'rechts der Isar' Hospital
'rechts der Isar' Hospital ©Klinikum rechts der Isar der TU München

GYNAECOLOGY

Rechts der Isar Hospital, Munich University of Technology

Specialist field: Gynaecology

Univ.-Prof. Dr. med. Marion Kiechle

Ismaninger Straße 22
81675 München
Sabine Scharf
Tel. +49 (0) 89 41 40 24 24

www.frauenklinik.med.tu-muenchen.de

Professor Marion Kiechle

Director of the Gynaecology Department, ‘rechts der Isar’ Hospital, Munich University of Technology


Medical travel

Expert medical care at hospitals and rehabilitation clinics

Professor Marion Kiechle: Top-rate medical care for women – the latest specialisms and optimum treatment

Professor Marion Kiechle, a specialist of national and international renown based at Munich University of Technology’s ‘rechts der Isar’ Hospital, provides top-rate treatment for women suffering from gynaecological problems.

Professor Kiechle has received numerous awards and prizes, most recently the Order of Merit of the Federal Republic of Germany, for her medical research work in the field of gynaecological oncology. She has held the chair for gynaecology and obstetrics at Munich University of Technology and been medical director of the Gynaecology Department at the ‘rechts der Isar’ Hospital since October 2000. In addition to this, she chairs the bioethics commission of the Bavarian State Government, is deputy chairperson of the German Federal Government’s central ethics commission on stem cell research and is a member of the university senate.

Treatment focuses on operative and nonoperative therapy for cancers in women.

The interdisciplinary breast centre at Munich University of Technology’s ‘rechts der Isar’ Hospital has been officially certified and recertified by the German Cancer Society and the German Society for Senology, meeting and exceeding the highest quality standards.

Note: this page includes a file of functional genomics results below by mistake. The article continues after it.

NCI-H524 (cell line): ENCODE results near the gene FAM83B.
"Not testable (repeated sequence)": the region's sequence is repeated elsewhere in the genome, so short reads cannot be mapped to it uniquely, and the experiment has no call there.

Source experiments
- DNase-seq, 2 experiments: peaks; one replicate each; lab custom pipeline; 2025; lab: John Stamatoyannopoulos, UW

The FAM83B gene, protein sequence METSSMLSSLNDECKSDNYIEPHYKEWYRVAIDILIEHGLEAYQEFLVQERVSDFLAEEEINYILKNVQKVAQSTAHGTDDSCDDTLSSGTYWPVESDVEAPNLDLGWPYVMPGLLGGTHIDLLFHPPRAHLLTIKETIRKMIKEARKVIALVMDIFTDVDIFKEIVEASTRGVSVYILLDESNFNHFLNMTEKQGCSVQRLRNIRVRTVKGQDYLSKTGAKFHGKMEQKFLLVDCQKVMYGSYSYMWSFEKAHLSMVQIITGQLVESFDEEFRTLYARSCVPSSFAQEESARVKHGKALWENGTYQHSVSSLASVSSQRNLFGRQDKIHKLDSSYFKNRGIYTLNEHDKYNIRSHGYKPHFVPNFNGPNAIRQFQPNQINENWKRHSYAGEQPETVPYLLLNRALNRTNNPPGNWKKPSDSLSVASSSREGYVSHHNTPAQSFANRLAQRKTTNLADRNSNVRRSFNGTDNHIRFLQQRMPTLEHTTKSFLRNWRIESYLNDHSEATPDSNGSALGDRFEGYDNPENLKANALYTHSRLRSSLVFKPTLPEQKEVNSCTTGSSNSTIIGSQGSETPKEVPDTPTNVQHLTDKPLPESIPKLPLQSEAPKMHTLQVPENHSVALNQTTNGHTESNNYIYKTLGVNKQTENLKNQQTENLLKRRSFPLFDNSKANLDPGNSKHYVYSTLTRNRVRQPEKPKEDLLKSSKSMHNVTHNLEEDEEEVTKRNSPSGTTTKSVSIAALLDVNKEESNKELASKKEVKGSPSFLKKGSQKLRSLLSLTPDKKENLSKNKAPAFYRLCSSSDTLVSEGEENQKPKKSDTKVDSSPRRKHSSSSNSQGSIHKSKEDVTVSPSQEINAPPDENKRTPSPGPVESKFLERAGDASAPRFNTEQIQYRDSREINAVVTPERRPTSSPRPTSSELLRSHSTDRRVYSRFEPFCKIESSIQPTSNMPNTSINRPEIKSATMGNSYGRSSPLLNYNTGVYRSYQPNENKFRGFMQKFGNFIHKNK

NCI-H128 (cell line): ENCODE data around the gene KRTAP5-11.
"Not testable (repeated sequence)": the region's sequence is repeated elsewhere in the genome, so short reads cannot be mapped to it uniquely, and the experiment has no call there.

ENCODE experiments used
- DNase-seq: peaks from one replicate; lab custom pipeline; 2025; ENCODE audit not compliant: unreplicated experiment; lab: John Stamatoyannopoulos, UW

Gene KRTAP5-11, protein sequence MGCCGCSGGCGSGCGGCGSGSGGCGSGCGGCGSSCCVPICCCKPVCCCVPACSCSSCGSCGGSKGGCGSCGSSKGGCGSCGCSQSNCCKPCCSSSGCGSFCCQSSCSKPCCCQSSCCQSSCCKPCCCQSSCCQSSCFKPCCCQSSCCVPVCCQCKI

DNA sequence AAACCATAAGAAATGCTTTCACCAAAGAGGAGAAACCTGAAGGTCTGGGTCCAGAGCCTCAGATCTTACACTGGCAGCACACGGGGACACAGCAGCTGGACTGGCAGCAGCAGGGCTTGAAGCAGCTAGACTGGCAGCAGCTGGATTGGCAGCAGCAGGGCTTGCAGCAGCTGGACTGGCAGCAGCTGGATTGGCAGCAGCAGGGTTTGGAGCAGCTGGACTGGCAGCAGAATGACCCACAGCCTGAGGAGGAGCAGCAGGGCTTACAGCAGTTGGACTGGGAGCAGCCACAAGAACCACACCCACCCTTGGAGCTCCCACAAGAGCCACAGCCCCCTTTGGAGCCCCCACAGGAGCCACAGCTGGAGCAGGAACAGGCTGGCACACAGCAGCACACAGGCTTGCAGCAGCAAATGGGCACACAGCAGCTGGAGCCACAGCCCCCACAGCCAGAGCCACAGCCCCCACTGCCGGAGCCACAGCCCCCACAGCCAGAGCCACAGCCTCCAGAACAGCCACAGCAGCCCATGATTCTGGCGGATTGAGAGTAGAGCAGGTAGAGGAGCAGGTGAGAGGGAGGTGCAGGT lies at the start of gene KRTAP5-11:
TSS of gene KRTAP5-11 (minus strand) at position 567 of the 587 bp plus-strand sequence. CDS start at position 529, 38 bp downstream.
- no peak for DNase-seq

“As a certified breast centre, we can offer our patients even better and more comprehensive care,” says Professor Kiechle, speaking on behalf of the centre. Professor Kiechle and her team treat 400 new cases of breast cancer at the Breast Centre of the ‘rechts der Isar’ Hospital every year

Interdisciplinary approach to patients’ wellbeing

“Thanks to scientific studies, we have known since the end of the 1990s that a therapy decision made by an interdisciplinary team improves gynaecological cancer patients’ survival rates.” That is why the Gynaecology Department holds regular interdisciplinary conferences in which various experts – including radiologists, radiotherapists, specialists in nuclear medicine, general surgeons, internalists/oncologists, anaesthetists and pathologists – meet to discuss test results and therapy options for the patient.

Early diagnosis, prompt therapy

The earlier a patient goes to her doctor, the earlier a problem can be detected and treated and the better the prognosis. Professional diagnosis of breast tumours in women, however, requires the expertise of highly experienced specialists working in mammography screening centres. “It’s how the Breast Centre is able to treat three quarters of women without a mastectomy,” explains Professor Kiechle. This is one of the highest rates in Germany and is comparable with the success rates of the world’s best cancer centres."

Professor Kiechle’s department, in which she often sees patients herself, specialises in specific areas such as hereditary breast cancer and ovarian cancer, lymphatic therapy and psychological counselling.

The benefits of research

The Gynaecology Department participates in clinical studies and basic research both in Germany and abroad, producing outstanding results that are reflected in the individual treatment programmes. There is a clinical research group (led by Professor M. Schmitt) and a gynaecological tumour genetics group (led by Professor A. Meindl). Just recently, researchers at the university discovered a risk gene: “This is extremely useful for diagnosing cases of hereditary breast and ovarian cancer at an early stage,” says Professor Kiechle. Around 5 per cent of patients have inherited a gene mutation from their mother or father, and around 85 per cent of these genetically predisposed women are actually diagnosed with breast cancer at an early age. Women from such families should therefore undergo genetic testing early on.

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